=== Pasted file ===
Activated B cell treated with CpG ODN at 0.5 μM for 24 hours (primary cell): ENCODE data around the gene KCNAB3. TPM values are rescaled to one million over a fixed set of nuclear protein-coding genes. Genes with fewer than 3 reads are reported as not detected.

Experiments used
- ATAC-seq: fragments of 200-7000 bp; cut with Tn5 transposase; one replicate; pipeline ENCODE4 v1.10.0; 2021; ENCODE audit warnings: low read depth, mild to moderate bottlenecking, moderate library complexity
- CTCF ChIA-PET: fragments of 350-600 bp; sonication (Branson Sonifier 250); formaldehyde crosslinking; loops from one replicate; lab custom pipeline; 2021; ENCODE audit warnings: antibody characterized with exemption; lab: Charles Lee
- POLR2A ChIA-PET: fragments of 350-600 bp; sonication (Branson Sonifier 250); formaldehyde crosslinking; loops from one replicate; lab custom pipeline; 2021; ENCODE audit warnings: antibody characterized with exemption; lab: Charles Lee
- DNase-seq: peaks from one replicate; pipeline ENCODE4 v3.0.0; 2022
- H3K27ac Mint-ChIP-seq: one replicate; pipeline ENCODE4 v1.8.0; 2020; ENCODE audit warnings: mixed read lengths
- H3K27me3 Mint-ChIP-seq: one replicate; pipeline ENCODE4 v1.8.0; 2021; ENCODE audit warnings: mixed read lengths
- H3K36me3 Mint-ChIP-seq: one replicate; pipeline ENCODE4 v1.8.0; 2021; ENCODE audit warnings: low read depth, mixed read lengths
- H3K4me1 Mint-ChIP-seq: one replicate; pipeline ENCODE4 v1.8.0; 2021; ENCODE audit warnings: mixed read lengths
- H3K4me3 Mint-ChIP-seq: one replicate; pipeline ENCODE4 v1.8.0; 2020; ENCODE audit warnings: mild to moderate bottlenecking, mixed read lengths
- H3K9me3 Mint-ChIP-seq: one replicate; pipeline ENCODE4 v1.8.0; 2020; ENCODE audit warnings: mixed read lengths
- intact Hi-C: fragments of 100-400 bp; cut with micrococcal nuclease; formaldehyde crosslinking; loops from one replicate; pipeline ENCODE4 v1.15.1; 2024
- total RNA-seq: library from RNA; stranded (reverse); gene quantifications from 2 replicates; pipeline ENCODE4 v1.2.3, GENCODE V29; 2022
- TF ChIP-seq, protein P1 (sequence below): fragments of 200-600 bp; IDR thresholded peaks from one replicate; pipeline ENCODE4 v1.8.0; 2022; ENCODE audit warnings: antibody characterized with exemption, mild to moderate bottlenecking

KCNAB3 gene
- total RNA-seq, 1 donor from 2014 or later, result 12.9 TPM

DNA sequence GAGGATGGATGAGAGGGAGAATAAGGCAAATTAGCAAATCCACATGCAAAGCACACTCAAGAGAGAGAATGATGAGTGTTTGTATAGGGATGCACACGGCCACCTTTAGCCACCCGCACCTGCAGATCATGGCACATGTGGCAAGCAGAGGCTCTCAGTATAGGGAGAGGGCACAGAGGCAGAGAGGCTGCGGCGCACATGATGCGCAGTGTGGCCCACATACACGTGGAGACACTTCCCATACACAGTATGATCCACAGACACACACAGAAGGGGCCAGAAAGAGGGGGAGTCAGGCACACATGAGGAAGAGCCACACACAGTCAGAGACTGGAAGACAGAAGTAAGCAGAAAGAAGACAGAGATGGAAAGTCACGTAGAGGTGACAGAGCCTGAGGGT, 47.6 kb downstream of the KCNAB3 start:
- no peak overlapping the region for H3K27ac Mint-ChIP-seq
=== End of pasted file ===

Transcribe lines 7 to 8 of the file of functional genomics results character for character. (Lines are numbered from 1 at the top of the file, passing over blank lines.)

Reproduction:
- H3K27ac Mint-ChIP-seq: one replicate; pipeline ENCODE4 v1.8.0; 2020; ENCODE audit warnings: mixed read lengths
- H3K27me3 Mint-ChIP-seq: one replicate; pipeline ENCODE4 v1.8.0; 2021; ENCODE audit warnings: mixed read lengths